The authenticity of the Supermodels as a girl band made everything more dazzling (for the public) and doable (for them). Says Naomi, “There was a sisterhood there, defined by caring and loyalty: When one is down you pick the other one up.” It was Christy who persuaded Cindy to walk twice for Marc Jacobs. Naomi got the nod for her first Michael Kors show after her friends persuaded him to let her fill in for a late cancellation. And their generosity has extended to include their larger fashion family. Naomi talked Marc into going to rehab after she had done so herself. (“I am very much a believer in recovery,” she says. “Recovery saved me.”) Linda flew to Arizona to visit John Galliano on family day while he was in treatment. And when Linda was still married to the French modeling agent Gérald Marie—who has faced accusations of sexual misconduct from models he encountered in those years, allegations which he has strongly denied and which are beyond the statute of limitations in France (he has never been prosecuted)—she says it was Christy who tried to help: “One time, while I was still married, Christy tried to tell me. She’s like, ‘They wear your clothes, Linda.’ And I got so mad at her.” Christy remembers it otherwise. She had no awareness of the dark places in Linda’s marriage but recalls a time when a previous boyfriend was screwing around, and that, on a shoot with Irving Penn in Paris, she was distraught and ashamed and vented to Linda. By the end of the day, they were both laughing. Moral of the story: Men are dogs, even to supermodels.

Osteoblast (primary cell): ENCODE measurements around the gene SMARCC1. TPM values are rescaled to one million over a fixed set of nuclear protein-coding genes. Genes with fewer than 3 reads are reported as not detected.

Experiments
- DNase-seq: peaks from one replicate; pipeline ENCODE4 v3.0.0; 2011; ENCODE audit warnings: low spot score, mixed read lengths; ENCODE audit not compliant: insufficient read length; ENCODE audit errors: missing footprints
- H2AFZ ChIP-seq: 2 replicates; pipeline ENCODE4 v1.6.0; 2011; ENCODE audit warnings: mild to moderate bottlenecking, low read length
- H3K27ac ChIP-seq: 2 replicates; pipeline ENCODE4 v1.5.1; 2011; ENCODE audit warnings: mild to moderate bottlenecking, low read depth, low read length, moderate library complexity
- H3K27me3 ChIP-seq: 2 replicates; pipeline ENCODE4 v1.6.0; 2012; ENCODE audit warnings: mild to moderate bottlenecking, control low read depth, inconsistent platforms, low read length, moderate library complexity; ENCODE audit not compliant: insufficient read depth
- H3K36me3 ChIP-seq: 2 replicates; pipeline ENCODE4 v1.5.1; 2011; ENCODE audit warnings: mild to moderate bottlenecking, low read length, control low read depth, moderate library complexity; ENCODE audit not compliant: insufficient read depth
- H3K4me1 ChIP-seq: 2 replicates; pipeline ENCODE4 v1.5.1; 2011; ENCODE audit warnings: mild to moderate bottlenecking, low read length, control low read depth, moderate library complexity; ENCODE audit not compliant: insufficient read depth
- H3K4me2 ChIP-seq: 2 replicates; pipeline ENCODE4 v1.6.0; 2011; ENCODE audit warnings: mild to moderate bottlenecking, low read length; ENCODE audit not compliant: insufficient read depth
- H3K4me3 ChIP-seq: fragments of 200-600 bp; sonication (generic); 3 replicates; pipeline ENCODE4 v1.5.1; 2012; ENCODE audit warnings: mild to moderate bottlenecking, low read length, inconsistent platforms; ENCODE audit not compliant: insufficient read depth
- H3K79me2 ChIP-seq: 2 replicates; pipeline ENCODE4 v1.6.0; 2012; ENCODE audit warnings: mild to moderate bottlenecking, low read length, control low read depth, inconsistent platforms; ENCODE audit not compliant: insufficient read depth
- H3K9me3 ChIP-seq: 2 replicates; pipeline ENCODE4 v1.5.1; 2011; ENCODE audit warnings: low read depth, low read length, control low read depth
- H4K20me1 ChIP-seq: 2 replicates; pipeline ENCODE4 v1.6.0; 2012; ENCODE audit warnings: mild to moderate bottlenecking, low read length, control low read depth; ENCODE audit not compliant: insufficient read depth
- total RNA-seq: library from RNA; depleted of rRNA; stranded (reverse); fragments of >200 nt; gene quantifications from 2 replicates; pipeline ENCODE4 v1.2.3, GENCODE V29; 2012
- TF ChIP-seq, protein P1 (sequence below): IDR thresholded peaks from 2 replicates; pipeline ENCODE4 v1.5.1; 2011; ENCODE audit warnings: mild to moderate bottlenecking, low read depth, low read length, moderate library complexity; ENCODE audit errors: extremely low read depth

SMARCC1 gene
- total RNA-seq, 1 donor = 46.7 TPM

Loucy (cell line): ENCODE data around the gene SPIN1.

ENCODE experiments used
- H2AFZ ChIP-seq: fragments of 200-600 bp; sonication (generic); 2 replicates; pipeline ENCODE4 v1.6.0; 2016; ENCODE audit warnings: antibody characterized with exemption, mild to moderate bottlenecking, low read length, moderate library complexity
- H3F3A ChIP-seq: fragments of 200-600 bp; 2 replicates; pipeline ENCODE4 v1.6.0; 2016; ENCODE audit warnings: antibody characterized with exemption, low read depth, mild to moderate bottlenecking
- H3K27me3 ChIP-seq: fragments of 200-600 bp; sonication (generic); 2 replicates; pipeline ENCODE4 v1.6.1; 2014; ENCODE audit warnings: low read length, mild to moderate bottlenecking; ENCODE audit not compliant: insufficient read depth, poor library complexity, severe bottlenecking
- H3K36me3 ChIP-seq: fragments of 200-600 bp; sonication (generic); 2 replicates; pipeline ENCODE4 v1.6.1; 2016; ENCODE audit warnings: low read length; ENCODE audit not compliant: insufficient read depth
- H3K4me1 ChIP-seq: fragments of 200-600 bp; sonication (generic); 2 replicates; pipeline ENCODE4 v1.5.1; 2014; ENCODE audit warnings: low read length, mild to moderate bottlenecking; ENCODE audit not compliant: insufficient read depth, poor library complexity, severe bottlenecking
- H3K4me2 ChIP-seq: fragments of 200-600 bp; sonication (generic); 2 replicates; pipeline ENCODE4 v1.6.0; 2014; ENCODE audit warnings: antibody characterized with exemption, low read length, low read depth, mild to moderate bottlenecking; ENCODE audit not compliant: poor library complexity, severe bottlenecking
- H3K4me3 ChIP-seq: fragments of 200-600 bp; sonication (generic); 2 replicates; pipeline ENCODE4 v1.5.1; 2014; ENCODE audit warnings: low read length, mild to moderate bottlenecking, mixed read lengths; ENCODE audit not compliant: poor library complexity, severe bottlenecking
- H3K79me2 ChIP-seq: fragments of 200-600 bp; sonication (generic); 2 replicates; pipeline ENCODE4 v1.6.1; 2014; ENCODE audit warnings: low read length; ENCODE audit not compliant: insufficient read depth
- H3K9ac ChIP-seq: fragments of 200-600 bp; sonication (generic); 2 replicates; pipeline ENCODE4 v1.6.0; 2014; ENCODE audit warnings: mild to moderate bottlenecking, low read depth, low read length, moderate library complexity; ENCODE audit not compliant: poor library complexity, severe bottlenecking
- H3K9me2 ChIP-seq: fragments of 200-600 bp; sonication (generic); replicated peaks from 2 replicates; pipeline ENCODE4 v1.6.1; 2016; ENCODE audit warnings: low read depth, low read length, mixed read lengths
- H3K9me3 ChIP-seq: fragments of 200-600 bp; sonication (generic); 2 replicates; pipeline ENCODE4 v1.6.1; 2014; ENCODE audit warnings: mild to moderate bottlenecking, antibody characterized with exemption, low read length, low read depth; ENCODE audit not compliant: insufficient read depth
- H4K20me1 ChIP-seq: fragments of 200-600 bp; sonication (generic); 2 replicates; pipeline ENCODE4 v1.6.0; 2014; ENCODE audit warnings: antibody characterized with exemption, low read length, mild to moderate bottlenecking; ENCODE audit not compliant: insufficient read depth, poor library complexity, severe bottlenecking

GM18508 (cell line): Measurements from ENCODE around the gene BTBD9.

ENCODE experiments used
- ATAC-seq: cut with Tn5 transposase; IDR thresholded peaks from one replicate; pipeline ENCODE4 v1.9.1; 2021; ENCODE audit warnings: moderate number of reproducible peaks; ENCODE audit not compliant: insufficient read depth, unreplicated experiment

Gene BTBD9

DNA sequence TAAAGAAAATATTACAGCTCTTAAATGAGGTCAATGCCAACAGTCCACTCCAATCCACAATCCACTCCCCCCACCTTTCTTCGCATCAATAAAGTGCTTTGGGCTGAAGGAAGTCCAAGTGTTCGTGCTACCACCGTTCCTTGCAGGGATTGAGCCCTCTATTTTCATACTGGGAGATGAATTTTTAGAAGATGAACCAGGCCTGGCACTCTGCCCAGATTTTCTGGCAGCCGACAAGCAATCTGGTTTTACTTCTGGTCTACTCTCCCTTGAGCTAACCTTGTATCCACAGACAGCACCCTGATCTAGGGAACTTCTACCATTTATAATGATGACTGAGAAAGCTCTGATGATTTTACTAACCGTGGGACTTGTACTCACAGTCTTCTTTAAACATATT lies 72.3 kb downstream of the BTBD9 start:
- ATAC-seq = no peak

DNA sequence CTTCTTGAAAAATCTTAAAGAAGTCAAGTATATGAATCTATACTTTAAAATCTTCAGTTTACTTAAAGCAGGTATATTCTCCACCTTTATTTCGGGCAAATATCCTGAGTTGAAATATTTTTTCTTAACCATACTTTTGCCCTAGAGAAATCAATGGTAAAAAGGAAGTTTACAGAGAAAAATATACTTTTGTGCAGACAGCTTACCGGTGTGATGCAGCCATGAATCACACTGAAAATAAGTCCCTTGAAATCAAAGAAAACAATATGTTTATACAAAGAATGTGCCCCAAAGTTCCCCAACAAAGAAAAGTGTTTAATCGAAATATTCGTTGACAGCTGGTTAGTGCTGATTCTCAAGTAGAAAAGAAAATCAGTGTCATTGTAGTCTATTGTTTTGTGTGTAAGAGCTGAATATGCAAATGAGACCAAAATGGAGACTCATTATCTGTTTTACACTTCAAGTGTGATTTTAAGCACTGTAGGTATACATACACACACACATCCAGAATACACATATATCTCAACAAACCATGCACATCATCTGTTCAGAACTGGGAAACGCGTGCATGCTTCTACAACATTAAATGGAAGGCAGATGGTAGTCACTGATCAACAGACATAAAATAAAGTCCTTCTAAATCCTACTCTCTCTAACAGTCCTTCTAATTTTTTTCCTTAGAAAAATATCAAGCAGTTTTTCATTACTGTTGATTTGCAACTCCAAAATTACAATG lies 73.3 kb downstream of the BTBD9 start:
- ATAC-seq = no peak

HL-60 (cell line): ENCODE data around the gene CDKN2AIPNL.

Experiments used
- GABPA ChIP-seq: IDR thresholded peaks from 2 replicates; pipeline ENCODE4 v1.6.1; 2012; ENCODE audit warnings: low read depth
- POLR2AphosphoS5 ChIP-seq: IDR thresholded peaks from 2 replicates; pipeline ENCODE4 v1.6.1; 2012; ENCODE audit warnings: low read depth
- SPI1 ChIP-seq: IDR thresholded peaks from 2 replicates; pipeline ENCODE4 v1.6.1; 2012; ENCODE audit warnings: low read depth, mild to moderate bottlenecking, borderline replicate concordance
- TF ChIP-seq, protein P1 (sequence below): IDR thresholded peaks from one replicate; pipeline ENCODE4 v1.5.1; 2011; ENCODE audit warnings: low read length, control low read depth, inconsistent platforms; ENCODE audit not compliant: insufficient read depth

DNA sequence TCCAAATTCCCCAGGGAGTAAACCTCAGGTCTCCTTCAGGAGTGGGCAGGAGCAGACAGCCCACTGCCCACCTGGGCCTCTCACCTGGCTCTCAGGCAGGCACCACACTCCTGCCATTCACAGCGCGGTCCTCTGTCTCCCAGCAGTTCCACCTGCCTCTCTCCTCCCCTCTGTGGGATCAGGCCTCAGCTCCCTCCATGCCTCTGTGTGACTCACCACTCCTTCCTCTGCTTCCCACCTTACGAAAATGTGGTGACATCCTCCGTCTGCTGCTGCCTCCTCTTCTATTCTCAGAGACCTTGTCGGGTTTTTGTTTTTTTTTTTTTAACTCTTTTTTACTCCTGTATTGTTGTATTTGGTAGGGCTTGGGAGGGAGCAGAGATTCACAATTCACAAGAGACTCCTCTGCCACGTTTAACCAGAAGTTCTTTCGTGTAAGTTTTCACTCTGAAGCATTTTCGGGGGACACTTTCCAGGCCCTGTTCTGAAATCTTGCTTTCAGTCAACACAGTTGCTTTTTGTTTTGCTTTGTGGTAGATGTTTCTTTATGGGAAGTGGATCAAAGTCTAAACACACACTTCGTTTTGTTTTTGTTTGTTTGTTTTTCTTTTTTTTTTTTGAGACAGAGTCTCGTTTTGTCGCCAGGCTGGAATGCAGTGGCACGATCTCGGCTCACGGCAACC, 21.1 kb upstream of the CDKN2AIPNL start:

In 1992 the bubble was shaken by the arrival of the tiny, singular, immensely stylish Kate Moss and an anti-glamour aesthetic found in the photographs of Corinne Day, Juergen Teller, and David Sims. Calvin Klein was fast to sign on, which made it a no-brainer for Christy (“The pared-down thing was really refreshing and felt to me more in line with who I am,” she says). Soon everywhere the hair was lank, the poses crumpled and morose, and the Azzedine dresses and bouclé suits traded in for flannels and peasant frocks. Naomi hopped on board quickly, donning a slip and Mary Janes for Prada and becoming a double act with Kate. “We survived grunge!” says Linda, who quickly morphed into a broken androgyne for Sims. (Recalls Marc Jacobs, “Linda was one of the girls who had a glamorous era and then became kind of boyish in a men’s suit, carving initials on a bench.”) Cindy understood this new look as an inevitable swing of the fashion pendulum—“The hair couldn’t have gotten any higher, the shoulders any wider,” she says—but failed to find anything empowering in appearing in print like a walk-of-shame zombie. In real life, though, the new downbeat normal struck a nerve. When Cindy and then husband Richard Gere unexpectedly were invited to meet Queen Elizabeth at a polo match in the South of France, Cindy slipped on a green dress covered in cherries from Marc Jacobs’s grunge collection for Perry Ellis.